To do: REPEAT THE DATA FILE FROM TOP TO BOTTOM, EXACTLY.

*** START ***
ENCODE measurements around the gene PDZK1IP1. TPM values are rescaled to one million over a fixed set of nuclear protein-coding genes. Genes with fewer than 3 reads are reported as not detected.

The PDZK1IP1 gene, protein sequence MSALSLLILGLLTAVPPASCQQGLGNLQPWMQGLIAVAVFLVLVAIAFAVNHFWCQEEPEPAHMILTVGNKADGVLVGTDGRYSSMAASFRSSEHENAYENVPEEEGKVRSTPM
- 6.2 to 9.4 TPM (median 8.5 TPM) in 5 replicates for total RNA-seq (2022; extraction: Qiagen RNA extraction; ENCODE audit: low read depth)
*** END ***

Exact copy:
ENCODE measurements around the gene PDZK1IP1. TPM values are rescaled to one million over a fixed set of nuclear protein-coding genes. Genes with fewer than 3 reads are reported as not detected.

The PDZK1IP1 gene, protein sequence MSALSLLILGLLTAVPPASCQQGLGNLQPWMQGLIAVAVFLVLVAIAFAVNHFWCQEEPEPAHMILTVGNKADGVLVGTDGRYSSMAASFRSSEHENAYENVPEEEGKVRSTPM
- 6.2 to 9.4 TPM (median 8.5 TPM) in 5 replicates for total RNA-seq (2022; extraction: Qiagen RNA extraction; ENCODE audit: low read depth)